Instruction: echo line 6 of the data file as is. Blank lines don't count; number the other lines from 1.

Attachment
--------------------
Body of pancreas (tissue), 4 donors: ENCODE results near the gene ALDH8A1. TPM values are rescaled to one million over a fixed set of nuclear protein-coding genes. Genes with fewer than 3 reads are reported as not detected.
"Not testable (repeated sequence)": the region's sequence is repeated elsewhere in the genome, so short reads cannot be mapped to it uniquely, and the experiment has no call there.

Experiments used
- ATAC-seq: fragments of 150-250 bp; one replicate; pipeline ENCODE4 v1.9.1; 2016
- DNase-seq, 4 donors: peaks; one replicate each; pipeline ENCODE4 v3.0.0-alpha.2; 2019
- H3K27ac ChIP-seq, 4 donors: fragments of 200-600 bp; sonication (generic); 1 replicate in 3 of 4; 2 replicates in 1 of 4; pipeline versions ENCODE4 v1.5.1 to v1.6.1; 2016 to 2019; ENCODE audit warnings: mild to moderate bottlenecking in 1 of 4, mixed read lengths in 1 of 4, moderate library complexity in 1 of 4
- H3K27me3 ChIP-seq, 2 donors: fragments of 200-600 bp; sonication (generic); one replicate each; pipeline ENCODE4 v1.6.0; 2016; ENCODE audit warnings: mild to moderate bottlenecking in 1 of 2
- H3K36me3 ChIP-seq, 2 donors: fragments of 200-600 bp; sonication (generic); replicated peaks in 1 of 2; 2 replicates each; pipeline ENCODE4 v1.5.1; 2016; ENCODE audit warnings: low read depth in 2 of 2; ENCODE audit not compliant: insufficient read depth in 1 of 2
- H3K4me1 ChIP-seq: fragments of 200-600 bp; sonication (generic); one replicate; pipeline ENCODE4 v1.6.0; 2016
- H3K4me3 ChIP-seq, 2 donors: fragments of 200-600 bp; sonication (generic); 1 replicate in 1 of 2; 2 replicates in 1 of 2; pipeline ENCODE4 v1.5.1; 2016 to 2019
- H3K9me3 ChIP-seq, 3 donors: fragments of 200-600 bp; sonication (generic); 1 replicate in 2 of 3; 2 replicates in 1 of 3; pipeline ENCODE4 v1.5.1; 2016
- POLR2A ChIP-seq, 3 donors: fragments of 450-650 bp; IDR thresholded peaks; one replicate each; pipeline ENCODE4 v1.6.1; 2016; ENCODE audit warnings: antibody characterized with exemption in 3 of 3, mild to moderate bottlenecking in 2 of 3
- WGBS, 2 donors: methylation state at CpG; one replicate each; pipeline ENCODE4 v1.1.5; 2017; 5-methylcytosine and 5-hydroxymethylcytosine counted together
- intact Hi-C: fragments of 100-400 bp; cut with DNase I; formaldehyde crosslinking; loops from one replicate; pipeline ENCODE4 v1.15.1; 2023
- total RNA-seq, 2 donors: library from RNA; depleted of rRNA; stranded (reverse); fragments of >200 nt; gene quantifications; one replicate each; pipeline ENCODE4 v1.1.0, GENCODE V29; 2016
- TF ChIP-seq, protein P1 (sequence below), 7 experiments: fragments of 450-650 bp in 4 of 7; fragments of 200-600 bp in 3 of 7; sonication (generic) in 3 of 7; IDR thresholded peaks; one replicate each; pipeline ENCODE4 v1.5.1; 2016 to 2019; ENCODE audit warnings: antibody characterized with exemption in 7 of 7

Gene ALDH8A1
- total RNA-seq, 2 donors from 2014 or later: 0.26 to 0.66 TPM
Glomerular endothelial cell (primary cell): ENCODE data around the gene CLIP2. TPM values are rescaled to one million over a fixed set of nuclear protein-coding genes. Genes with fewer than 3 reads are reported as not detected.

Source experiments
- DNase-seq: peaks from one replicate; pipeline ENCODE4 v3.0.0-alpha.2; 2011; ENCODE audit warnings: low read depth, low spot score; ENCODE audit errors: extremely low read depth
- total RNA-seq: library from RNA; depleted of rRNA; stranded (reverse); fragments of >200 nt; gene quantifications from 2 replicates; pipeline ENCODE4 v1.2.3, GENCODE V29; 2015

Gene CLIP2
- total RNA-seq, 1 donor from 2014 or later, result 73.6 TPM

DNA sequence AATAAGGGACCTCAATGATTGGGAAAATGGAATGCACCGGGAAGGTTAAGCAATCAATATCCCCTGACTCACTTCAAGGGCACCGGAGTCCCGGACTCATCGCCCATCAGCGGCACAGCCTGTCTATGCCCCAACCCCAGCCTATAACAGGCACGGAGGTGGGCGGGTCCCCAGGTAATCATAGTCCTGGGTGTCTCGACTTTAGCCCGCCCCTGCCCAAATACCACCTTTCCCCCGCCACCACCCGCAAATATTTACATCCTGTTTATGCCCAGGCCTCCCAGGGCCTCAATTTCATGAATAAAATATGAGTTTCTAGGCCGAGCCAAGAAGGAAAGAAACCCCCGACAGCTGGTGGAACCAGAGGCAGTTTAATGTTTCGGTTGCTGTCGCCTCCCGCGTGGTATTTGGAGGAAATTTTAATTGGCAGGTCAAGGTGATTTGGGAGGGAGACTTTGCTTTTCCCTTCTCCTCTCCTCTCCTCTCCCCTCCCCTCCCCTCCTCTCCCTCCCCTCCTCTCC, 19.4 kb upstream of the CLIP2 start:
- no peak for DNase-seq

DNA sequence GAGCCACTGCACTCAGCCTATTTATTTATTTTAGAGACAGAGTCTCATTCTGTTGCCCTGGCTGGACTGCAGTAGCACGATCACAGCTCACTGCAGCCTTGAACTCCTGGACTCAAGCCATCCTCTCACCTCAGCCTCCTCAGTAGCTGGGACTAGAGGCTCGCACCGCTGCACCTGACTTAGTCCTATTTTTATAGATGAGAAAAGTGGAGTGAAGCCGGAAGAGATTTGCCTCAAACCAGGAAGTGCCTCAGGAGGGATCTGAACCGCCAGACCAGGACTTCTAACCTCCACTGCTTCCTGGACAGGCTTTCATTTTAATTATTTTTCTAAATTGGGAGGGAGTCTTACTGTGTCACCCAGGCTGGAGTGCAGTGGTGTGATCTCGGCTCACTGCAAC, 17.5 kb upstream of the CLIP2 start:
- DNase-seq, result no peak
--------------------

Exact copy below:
- H3K27ac ChIP-seq, 4 donors: fragments of 200-600 bp; sonication (generic); 1 replicate in 3 of 4; 2 replicates in 1 of 4; pipeline versions ENCODE4 v1.5.1 to v1.6.1; 2016 to 2019; ENCODE audit warnings: mild to moderate bottlenecking in 1 of 4, mixed read lengths in 1 of 4, moderate library complexity in 1 of 4